Six years of Ask Izzy
Ask Izzy has come a long way since it was launched by the Prime Minister in early 2016.
In the six years Ask Izzy has been in operation, vulnerable people in Australia have made over 10 million searches for help across health, welfare and community services around Australia.
While Ask Izzy’s initial focus was on assisting people experiencing homelessness, we are now proud to support people in need across many areas including mental health, food help, disability, financial assistance and family violence services.
With our sixth birthday just behind us we thought we’d share a brief overview of what we’ve been up to (and a peek at what we’re looking to for the future).
2016 – 2019: Reaching more people in Australia with more kinds of support
After we launched Ask Izzy, it soon became clear that it could be a helpful support not only for people experiencing homelessness, but also for the thousands of other people across Australia facing a variety of challenges.
With support from the Victorian Government, we worked closely with Aboriginal and Torres Strait Islander communities to improve Ask Izzy’s user experience for Australia’s First Nations people and also develop a new design for the site that was more welcoming and inclusive.
We also conducted extensive co-design with family violence survivors and organisations to include specialist resources and pathways for people experiencing family violence, thanks to support from the NAB Foundation.
And we continued to expand our service offering to include a range of other service types including mental health, financial assistance and addiction support services, all the while acknowledging that the challenges people face are often multi-faceted and as a result, they may require access to multiple supports.
2020 – 2022: Responding to crisis, forming our PAG and becoming more accessible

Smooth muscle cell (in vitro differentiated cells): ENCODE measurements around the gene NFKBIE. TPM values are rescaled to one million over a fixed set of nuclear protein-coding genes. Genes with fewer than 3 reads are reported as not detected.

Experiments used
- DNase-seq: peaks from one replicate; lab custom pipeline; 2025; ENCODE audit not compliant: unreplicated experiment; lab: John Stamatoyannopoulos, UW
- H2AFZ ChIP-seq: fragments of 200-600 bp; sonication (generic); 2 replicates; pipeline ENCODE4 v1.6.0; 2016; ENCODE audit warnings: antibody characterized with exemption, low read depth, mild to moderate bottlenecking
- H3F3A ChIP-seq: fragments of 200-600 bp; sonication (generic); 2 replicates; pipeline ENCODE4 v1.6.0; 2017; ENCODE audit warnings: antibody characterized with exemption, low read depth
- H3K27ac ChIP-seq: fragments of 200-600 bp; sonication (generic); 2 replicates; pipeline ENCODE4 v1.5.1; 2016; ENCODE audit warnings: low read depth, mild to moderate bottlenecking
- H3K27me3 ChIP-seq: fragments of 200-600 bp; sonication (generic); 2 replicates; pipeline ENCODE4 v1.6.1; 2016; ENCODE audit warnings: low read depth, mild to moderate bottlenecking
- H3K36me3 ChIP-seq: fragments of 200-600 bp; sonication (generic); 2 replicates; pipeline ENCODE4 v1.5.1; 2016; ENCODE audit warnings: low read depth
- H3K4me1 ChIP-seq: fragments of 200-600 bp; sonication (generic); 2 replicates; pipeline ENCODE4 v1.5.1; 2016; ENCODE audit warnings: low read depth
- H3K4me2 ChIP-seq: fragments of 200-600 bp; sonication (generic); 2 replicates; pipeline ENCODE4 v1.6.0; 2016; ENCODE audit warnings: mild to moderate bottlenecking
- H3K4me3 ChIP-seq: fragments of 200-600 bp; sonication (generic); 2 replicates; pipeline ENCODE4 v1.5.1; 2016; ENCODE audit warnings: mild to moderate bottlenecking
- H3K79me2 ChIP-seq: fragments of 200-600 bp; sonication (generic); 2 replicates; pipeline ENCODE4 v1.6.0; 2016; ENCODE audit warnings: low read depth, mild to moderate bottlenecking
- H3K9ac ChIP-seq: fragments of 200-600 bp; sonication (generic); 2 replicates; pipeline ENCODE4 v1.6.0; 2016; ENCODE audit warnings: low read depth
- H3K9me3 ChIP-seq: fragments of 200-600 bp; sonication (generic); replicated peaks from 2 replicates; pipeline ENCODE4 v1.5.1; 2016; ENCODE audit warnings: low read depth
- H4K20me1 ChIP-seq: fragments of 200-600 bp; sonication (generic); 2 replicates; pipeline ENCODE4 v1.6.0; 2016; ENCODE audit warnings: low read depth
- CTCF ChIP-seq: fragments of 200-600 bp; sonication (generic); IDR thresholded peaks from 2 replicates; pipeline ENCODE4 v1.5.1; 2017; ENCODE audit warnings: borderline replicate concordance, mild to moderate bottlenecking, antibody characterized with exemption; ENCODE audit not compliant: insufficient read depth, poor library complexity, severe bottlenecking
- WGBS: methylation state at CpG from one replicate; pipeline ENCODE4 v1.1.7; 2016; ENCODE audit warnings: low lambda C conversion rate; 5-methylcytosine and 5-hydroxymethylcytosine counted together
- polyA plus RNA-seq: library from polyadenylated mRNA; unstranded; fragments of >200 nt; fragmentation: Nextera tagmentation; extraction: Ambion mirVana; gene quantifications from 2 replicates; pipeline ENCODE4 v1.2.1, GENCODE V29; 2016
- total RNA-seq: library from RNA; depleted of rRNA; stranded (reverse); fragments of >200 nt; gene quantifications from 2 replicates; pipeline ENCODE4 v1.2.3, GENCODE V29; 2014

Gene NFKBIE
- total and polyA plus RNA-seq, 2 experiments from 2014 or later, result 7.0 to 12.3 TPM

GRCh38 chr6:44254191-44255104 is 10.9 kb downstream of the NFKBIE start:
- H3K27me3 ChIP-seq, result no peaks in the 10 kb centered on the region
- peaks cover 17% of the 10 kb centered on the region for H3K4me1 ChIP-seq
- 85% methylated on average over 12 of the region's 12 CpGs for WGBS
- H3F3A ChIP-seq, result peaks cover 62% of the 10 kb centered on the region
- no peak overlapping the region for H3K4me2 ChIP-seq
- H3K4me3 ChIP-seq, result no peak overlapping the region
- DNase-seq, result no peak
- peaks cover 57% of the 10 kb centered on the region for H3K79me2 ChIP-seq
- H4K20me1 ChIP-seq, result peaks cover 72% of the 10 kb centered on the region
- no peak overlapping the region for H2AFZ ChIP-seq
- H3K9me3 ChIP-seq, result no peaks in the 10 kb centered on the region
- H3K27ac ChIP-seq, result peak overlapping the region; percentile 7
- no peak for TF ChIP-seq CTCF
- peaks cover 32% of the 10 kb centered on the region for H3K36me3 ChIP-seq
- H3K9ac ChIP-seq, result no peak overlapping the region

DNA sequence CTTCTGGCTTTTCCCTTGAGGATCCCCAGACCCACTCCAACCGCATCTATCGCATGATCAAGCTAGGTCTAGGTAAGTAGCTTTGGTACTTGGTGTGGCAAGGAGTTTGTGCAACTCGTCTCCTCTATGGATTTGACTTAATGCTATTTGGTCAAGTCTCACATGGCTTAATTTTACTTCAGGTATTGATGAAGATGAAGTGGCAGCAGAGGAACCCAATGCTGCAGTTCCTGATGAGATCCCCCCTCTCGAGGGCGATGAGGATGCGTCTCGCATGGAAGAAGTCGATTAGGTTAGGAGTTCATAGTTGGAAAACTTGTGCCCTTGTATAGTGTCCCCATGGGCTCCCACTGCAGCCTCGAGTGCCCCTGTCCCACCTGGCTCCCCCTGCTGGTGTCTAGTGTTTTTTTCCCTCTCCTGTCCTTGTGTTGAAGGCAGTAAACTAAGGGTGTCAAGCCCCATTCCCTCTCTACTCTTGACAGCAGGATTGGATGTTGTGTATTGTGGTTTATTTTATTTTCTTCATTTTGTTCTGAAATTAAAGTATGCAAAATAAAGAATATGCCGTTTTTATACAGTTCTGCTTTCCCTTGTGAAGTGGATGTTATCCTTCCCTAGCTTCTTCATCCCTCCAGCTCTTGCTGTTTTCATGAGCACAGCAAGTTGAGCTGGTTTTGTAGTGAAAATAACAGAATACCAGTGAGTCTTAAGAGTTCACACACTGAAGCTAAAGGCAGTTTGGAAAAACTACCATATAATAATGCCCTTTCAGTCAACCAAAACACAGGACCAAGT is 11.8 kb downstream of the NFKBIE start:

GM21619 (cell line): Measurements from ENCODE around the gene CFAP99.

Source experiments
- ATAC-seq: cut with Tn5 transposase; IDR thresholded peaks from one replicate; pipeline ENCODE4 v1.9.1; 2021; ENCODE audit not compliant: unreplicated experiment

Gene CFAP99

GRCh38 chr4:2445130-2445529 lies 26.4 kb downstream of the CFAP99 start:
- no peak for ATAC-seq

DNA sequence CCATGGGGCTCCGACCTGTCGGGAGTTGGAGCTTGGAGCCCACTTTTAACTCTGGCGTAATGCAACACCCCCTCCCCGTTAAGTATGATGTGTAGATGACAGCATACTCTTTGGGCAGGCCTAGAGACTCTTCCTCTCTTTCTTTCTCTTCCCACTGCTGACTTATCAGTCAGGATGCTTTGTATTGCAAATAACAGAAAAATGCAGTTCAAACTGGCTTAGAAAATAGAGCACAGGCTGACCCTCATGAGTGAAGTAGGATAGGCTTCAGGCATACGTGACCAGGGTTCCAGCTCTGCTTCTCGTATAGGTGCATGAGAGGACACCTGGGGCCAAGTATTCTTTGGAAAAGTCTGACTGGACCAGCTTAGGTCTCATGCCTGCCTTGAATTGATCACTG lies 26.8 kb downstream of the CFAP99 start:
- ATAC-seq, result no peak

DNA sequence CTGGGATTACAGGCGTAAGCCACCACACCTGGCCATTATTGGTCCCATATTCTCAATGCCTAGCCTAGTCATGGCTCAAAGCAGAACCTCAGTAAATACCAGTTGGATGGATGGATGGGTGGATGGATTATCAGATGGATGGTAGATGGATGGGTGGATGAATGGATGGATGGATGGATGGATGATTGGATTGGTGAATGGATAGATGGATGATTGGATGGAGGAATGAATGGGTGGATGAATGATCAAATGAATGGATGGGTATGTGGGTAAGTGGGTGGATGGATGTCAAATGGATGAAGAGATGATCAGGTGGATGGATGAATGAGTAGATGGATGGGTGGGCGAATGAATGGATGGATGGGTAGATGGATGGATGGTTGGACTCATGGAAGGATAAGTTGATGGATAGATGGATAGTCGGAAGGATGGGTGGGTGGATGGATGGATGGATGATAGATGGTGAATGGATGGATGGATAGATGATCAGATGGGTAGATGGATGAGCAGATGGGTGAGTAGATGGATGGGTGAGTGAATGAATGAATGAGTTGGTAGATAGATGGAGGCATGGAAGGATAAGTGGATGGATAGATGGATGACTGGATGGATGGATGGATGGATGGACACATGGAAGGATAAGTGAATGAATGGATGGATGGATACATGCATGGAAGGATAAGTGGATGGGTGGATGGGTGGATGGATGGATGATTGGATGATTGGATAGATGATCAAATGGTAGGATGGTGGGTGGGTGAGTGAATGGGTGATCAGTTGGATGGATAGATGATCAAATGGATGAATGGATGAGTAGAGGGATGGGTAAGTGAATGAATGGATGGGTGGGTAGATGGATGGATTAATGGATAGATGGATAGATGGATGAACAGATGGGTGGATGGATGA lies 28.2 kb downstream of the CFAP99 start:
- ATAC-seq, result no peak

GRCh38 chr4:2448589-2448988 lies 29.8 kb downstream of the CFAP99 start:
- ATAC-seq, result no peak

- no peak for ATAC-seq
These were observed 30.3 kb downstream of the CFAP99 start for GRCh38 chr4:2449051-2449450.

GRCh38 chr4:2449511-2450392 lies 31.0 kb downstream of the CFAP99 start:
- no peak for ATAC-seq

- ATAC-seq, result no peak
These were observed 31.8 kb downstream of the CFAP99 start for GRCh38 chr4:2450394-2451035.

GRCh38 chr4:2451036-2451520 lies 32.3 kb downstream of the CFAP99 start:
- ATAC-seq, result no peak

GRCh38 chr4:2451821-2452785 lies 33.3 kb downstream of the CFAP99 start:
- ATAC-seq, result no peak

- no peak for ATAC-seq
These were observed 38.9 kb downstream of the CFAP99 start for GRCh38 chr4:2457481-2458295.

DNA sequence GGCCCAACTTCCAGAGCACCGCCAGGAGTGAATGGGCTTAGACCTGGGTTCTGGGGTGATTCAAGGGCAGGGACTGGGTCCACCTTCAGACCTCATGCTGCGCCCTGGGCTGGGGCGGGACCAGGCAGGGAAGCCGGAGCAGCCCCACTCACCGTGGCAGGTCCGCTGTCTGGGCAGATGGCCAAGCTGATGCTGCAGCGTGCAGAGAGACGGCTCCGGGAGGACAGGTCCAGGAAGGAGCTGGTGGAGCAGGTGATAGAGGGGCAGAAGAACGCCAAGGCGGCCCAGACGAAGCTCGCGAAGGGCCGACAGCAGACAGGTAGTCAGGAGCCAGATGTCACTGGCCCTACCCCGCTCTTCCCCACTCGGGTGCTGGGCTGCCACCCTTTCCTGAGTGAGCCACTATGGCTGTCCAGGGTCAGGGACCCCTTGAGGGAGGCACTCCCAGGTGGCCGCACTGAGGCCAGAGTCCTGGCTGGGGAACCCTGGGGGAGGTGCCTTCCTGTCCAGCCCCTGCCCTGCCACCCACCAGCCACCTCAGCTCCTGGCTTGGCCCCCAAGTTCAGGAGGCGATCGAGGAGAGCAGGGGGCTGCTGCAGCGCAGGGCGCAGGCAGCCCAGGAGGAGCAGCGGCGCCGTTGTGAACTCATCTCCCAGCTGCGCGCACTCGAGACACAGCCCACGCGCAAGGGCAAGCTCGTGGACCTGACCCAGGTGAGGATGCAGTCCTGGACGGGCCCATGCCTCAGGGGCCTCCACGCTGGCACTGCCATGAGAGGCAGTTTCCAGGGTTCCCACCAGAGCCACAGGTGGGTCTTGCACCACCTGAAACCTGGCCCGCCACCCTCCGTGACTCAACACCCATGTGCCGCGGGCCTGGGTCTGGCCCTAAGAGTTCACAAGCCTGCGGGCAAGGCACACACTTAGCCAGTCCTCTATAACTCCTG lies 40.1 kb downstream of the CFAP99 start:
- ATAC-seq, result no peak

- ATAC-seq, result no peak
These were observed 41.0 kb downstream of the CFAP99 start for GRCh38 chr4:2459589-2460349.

2020 started with a series of devastating bushfires and ended with us wishing many of our friends and loved ones a Merry Christmas through video calls thanks to COVID-19.
The cumulative effect of prolonged lockdowns, extensive job losses and financial insecurity meant that demand for support was at an all-time high and Ask Izzy was being used by a broader community than ever before.
As a result of the east-coast bushfires and the ever-evolving COVID-19 situation, we built some new tools into Ask Izzy allowing us to quickly direct people to crucial bushfire and pandemic information with the support of Google, the Melbourne Lord Mayor’s Charitable Foundation and the Telstra Foundation.
We worked closely with the Department of Social Services to expand the reach of services in our directory and we improved the Ask Izzy experience for people using assistive technologies like screen readers.
We also implemented a range of changes to the way that people navigate Ask Izzy, making the service easier to use and simpler to understand, ensuring we got rid of some long-standing bugs in the process.
While many of these changes didn’t look like much on the surface, the significant changes to the “plumbing” of Ask Izzy allows the service to evolve and respond to changing needs in the future.